Since riding onto the pop charts in 1972 with ''A Horse with No Name'', America remains as popular as ever with its many fans.
Gerry Beckley and Dewey Bunnell are favorites of the Penn's Peak crowd as well, and they will be returning to the Jim Thorpe area venue next week, on Thursday, Oct. 29, for an 8 p.m. show.
America was originally a trio, formed by the sons of American servicemen stationed in England. The band got the idea for its name from an Americana jukebox on the base where they were living, but it also reflected their roots as well.
Beckley, Bunnell and Dan Peek continued to ride high on the pop charts after ''Horse'', with their soft rock and folk melodies, harmonies and ballads hitting it big during the early and mid1970's, when there was an emphasis on singers and songwriters.
The band's string of hits are mainstays of pop, classic rock and adult contemporary radio station playlists to this day. ''I Need You'', ''Ventura Highway'' (which was sampled by Janet Jackson), ''Tin Man'', ''Lonely People'', ''Sister Golden Hair, ''Daisy Jane'', ''Don't Cross the River'', ''Today's The Day'' and ''Woman Tonight'' were all hits during America's 70's commercial zenith.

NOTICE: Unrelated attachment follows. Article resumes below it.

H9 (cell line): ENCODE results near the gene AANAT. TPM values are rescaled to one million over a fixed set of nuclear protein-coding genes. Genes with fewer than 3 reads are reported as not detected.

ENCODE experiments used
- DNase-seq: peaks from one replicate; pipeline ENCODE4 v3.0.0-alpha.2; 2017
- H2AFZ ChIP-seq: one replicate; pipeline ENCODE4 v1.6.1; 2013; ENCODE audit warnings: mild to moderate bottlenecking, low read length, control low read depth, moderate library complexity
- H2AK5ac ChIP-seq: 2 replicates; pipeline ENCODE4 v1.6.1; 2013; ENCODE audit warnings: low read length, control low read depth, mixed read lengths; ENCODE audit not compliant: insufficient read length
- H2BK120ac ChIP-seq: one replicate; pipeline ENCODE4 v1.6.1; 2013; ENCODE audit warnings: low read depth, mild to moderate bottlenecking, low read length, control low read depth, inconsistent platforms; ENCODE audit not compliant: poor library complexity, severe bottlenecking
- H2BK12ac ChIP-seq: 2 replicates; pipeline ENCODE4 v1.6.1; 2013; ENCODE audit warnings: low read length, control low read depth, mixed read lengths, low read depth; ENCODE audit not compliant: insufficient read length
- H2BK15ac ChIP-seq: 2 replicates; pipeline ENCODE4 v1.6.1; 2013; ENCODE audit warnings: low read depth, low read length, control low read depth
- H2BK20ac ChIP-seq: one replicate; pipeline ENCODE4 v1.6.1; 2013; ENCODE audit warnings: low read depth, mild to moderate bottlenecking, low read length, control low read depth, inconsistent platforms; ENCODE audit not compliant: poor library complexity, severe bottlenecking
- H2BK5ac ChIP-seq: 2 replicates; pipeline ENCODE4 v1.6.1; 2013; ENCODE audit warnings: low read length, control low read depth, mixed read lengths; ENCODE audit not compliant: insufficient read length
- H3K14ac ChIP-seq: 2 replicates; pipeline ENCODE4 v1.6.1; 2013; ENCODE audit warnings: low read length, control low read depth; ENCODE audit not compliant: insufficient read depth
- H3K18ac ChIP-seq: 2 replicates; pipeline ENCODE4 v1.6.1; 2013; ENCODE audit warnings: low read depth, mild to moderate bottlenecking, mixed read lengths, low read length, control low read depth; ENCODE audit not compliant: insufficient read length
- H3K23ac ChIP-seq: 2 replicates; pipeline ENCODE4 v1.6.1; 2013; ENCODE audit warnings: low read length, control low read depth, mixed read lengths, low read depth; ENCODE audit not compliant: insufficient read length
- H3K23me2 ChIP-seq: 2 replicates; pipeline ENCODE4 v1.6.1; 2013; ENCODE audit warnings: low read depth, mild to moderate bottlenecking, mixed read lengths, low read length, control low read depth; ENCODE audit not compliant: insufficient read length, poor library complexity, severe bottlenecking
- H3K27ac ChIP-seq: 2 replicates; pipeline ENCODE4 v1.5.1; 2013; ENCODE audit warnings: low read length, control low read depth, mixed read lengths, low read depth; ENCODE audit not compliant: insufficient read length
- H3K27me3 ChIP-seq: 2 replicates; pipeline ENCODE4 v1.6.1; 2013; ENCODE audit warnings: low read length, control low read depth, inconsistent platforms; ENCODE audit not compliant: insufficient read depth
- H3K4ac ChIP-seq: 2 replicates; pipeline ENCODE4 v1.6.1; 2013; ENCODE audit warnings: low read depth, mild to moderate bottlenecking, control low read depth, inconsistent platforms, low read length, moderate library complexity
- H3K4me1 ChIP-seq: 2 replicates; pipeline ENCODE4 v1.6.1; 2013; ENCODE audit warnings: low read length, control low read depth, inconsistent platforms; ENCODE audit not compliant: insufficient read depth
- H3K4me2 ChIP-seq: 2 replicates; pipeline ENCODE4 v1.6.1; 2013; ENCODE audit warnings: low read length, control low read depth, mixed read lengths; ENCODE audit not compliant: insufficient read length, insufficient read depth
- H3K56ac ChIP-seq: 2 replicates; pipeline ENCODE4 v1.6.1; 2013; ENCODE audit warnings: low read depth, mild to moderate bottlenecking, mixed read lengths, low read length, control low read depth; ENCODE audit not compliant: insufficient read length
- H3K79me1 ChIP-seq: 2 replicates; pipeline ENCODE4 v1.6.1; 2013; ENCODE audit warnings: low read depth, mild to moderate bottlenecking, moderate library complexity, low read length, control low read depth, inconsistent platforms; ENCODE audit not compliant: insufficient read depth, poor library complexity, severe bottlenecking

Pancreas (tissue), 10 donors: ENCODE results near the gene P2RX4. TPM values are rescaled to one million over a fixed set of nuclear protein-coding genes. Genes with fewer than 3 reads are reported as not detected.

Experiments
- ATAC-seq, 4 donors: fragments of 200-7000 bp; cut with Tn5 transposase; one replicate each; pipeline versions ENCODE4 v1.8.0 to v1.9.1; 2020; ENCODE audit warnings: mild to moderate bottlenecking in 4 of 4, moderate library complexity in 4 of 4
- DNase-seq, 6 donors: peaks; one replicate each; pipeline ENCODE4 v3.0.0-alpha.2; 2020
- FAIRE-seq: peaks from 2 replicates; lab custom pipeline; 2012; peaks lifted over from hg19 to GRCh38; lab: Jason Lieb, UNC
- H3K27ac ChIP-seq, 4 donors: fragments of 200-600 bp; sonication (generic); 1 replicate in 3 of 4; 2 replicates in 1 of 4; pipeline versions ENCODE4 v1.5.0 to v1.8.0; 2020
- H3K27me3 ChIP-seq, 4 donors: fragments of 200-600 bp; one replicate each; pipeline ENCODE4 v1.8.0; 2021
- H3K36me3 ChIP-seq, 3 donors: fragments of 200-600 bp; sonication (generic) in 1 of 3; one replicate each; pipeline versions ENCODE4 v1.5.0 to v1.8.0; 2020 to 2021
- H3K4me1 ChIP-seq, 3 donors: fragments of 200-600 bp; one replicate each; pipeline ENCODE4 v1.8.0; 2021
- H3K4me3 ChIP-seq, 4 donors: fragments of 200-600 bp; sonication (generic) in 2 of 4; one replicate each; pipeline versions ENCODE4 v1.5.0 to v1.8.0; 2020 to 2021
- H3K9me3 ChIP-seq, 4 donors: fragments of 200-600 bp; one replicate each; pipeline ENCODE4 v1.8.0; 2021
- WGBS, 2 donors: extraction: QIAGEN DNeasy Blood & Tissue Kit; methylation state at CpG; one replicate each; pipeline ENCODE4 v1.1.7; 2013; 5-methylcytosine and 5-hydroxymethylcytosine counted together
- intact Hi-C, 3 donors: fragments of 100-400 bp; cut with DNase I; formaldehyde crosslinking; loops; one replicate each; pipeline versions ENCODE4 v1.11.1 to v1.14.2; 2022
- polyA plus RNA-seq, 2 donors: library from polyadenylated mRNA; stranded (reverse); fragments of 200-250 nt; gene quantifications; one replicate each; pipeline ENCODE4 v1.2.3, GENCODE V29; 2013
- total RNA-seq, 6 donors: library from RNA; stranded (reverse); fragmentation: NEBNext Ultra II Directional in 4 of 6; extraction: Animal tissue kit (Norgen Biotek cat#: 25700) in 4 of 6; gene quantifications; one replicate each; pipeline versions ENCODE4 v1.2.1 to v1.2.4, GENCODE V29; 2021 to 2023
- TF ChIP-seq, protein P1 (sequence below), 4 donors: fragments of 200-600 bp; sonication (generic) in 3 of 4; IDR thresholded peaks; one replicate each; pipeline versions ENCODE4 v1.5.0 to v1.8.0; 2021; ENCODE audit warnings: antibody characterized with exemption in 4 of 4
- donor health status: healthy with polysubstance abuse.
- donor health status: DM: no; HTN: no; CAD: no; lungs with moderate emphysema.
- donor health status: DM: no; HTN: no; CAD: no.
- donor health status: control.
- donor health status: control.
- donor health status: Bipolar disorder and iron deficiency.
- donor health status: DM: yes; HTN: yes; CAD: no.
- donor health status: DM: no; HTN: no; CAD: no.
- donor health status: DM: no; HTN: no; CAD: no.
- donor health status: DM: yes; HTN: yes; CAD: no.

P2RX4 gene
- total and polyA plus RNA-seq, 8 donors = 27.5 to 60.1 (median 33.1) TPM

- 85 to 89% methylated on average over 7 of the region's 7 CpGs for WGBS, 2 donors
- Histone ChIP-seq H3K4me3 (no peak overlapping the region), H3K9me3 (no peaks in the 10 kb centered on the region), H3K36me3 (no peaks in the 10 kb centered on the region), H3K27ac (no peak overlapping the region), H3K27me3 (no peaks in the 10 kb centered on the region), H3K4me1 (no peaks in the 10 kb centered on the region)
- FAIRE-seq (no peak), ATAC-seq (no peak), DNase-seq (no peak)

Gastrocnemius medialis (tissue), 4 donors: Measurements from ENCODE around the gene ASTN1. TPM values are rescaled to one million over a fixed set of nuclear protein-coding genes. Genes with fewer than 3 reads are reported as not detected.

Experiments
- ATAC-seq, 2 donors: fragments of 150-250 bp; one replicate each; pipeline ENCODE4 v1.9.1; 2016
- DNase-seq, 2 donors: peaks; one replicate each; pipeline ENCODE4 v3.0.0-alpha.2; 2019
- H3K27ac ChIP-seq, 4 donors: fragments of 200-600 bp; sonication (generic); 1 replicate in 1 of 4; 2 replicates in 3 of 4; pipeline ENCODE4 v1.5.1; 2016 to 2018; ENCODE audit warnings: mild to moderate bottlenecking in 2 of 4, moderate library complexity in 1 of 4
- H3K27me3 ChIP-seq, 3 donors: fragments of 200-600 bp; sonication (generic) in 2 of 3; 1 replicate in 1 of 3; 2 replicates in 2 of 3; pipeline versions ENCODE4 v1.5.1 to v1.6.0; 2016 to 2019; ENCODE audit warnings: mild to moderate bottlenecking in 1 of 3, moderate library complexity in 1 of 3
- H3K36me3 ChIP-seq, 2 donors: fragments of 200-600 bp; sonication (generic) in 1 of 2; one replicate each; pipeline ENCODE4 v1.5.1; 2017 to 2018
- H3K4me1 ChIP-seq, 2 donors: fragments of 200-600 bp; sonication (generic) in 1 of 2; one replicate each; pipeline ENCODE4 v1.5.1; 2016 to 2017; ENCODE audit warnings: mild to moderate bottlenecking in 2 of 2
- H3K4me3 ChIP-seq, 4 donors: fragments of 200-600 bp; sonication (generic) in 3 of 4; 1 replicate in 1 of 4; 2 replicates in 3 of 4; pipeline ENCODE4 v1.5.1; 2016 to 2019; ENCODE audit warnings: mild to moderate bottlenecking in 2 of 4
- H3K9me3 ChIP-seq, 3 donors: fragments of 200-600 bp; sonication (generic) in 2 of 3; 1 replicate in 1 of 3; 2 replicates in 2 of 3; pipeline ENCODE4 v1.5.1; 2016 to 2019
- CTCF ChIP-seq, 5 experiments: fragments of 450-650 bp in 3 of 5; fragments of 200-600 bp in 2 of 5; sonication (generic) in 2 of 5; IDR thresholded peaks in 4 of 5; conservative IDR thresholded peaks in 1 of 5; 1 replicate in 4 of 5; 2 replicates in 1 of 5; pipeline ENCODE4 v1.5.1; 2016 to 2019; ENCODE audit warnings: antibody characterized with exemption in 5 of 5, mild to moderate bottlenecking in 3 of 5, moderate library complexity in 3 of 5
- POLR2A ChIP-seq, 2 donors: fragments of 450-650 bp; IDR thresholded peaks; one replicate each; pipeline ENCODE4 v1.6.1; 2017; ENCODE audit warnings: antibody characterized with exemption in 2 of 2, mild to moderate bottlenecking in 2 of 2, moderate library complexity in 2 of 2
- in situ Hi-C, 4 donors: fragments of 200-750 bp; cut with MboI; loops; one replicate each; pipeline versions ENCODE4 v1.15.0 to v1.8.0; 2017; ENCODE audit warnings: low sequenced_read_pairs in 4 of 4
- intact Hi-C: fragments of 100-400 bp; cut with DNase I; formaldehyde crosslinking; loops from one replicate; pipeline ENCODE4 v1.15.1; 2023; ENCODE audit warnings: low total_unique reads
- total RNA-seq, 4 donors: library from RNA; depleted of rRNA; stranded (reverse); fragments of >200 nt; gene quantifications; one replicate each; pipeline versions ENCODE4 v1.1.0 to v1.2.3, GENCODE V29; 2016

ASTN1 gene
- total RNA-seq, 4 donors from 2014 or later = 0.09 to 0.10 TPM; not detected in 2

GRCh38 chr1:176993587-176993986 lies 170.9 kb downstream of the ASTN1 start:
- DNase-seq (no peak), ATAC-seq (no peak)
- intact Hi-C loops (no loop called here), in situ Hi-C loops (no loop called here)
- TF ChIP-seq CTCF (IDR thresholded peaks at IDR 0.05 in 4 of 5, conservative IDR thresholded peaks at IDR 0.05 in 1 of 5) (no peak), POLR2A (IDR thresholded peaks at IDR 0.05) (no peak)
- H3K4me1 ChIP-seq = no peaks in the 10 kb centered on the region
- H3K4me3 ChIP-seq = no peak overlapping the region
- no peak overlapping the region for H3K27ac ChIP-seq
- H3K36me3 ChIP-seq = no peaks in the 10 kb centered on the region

Dan Peek left the group in 1977 and went on to success in recording Contemporary Christian music. Beckley and Bunnell forged ahead as a duo and managed two more significant hits, ''You Can Do Magic'' and ''The Border''.
In addition to its many hit songs, America has at least two more claims to fame. The first is that the band was produced by Sir George Martin, who performed similar duties with The Beatles.
The other had been more like a running gag by the band, which had a habit of making up album titles beginning with the letter H. Some examples: Homecoming, Hat Trick, Holiday, Harbor, Hearts. Their first greatest hits album was called History. America even took this as far as calling one album Silent Letter.
America continues as a popular touring act, playing upwards of 150 shows per year.
The band also created a buzz with its latest album, which was called Here and Now and was released last year. In addition to a disc of new material, including songs which America performs in concert, it also included a disc of live renditions of the songs on the multi-platinum History greatest hits album, which was recorded for XM Radio.
America's shows are chock full of their hits, faithful to the arrangements as their fans remember them. The band reworks its sets in order to keep them fresh.
Tickets for America at Penn's Peak on Thursday, Oct. 29 are $38 for premium reserved seating and $33 for regular reserved seating. Tickets are availabe on-line through Ticketmaster and its retail outlets, as well as at the Penn's Peak box office and Roadies Restaurant. For more information, call 1-866-605-PEAK.